The logic follows that footballers who, for whatever reason, don’t look the part will accordingly be undervalued in the transfer market with respect to their actual abilities. Signing a tall goalkeeper for the simple reason that everyone else has tall goalkeepers as Nevill et al. appear to recommend is exactly how sight-based prejudices begin. If a tall goalkeeper does perform better than a short goalkeeper, then a club should by all means sign them. A goalkeeper should never be signed, however, simply because they are tall.
One such goalkeeper around whom a debate of sight-based prejudice appears to have sprung up is Arsenal’s David Ospina. Signed from OGC Nice in July 2014 for an estimated £2.8m in the aftermath of the World Cup, Ospina has divided opinion amongst Arsenal fans. Standing at just 1.83m tall, the Colombian was, alongside Hull City’s Allan McGregor, the shortest goalkeeper in the Premier League in the 2014/15 season. Amongst goalkeepers to have played 16 matches or more (1440 minutes +) throughout the season, the Colombian conceded 9cm to the league average, and 19cm to Sunderland’s Costel Pantilimon, who, at 2.02m, was the league’s tallest.
Ospina himself has commented on the added pressure he feels as a result of his relatively diminutive stature, stating that “At first, you laugh… When I’m in the tunnel and I see the opposing team’s goalkeeper, I have to look up. In England, they’re all two heads taller than me!”
Since dislodging Wojciech Szczesny from the Arsenal starting XI midway through the 2014/15 season, the reception to Ospina among Arsenal fans has been far from entirely positive, with Tim Stillman at Arseblog.com having brought the Colombian’s aerial handling into question as early as February. Others have focussed squarely on Ospina’s height as being an issue, with a cursory glance at tweets from Arsenal fans including the suggestions that “Ospina’s game is technically sound [but] he’s just too short,” that “Ospina is short and at his peak,” and that “everyone’s better than Ospina, he’s too short to be a goalie.”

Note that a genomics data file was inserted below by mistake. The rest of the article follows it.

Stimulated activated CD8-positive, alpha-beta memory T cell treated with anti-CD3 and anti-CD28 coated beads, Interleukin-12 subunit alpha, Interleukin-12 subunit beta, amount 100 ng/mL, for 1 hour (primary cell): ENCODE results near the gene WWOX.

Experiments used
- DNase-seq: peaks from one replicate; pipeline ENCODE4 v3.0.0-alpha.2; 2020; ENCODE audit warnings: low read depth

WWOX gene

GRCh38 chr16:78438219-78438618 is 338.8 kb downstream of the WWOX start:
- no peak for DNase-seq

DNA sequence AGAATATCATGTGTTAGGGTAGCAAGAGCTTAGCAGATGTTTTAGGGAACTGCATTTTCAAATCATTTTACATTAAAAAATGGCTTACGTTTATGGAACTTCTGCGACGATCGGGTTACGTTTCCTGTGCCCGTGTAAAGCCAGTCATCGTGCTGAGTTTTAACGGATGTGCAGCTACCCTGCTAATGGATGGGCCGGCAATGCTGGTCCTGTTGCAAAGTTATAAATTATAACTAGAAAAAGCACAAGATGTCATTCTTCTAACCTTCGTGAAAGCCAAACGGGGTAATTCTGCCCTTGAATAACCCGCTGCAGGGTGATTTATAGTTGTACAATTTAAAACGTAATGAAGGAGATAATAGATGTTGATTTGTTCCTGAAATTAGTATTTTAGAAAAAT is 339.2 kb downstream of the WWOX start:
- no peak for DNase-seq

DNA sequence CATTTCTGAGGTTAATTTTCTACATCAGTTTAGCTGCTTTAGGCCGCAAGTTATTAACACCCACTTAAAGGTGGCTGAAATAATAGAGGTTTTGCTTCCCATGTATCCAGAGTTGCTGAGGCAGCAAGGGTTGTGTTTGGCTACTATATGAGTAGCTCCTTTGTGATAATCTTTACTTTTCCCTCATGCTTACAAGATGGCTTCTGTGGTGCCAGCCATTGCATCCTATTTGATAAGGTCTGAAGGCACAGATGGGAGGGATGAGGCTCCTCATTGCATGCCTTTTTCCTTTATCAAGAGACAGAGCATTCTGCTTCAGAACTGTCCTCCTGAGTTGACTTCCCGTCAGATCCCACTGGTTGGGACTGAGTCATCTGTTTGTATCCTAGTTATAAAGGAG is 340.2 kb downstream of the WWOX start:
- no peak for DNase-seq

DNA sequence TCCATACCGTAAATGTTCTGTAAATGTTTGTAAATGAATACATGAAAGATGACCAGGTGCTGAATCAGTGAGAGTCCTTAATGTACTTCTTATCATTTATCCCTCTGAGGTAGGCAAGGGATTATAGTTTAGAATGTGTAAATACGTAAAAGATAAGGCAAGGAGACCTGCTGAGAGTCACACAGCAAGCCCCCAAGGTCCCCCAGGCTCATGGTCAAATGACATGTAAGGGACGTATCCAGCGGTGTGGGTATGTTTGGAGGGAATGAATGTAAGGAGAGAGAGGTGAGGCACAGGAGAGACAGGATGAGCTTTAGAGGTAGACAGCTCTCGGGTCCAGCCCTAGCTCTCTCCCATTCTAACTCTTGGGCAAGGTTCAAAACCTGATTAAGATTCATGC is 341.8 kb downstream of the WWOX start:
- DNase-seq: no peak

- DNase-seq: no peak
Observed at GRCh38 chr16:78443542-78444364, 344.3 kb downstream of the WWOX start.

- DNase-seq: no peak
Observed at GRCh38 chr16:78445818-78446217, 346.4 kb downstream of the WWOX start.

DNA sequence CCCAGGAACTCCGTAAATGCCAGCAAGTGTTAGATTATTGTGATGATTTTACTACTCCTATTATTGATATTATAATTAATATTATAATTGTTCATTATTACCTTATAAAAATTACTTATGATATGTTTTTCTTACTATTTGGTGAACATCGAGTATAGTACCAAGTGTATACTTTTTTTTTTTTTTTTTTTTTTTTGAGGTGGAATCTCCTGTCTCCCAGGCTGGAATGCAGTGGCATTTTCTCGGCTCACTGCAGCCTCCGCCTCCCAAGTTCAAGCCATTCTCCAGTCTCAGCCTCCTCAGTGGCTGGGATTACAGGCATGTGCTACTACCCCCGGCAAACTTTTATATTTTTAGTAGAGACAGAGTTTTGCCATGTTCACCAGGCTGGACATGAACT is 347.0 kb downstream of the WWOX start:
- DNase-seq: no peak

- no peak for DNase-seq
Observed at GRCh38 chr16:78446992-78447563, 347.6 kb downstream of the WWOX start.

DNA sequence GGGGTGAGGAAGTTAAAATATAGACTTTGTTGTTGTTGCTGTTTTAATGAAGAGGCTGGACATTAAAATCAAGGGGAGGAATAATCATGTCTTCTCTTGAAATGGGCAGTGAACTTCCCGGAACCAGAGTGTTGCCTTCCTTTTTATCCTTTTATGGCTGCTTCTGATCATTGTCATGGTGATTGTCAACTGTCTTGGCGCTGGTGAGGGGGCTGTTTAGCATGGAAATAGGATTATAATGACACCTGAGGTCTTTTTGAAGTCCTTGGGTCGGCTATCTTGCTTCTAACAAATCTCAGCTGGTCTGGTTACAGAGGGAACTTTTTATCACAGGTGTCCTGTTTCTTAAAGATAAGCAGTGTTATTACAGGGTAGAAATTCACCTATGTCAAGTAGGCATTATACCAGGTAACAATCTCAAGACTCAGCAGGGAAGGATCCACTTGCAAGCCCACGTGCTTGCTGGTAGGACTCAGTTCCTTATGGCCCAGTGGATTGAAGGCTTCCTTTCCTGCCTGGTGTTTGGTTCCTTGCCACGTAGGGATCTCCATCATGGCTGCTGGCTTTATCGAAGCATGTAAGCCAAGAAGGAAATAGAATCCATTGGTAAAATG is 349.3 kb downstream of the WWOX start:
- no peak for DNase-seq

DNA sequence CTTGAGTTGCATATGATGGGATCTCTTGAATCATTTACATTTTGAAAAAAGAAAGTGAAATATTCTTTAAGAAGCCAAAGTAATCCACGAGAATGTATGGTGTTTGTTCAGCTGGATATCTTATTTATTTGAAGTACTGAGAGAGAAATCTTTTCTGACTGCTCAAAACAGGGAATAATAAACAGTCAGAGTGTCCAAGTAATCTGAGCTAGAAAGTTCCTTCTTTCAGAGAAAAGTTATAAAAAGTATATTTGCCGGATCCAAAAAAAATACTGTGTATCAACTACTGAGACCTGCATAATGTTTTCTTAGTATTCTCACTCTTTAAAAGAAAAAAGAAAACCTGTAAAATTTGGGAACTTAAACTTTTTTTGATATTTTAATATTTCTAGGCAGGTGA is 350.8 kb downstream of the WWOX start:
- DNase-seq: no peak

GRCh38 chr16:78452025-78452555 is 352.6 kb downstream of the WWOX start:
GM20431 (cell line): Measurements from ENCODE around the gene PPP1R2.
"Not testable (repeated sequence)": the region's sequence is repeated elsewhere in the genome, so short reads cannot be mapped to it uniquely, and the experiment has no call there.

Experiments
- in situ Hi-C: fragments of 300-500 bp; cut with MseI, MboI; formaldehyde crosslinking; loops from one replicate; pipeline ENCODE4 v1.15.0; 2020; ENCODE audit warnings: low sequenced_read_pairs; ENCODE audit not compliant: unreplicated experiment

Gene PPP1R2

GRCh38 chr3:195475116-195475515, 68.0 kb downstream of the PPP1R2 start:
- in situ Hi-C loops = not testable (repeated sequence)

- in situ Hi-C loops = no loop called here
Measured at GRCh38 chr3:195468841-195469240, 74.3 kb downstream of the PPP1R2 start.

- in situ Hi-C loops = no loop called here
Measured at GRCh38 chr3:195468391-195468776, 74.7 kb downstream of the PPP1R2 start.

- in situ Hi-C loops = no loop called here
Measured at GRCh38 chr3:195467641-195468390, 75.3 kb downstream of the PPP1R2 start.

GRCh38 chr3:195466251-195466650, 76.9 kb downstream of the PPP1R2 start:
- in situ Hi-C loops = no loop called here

Although these tweets that I mention are all offerings from the past week, this viewpoint has been salient among Arsenal fans for a while. Indeed, Rob Bateman (@Orbinho), the Director of Content at Opta, was led to tweet in June that “Ospina suffers from the typical scouting/fan faux pas in that he doesn’t look like a goalkeeper” – clearly suggestive that Ospina, and other short goalkeepers for that matter, suffer negatively from sight-based prejudice despite being, in terms of ability, no worse off for their stature.
The popular Arsenal tweeter @Arse2Mouse responded to Bateman, and suggested that the criticism of Ospina was merited and not simply the result of height-based prejudice, as he stated that Ospina was fond of “parrying into dangerous areas, [and] coming but failing to claim….” Bateman replied, and suggested that Ospina was no different to any other keeper, but that as Arsenal fans he and @Arse2Mouse “just don’t watch them week in week out.”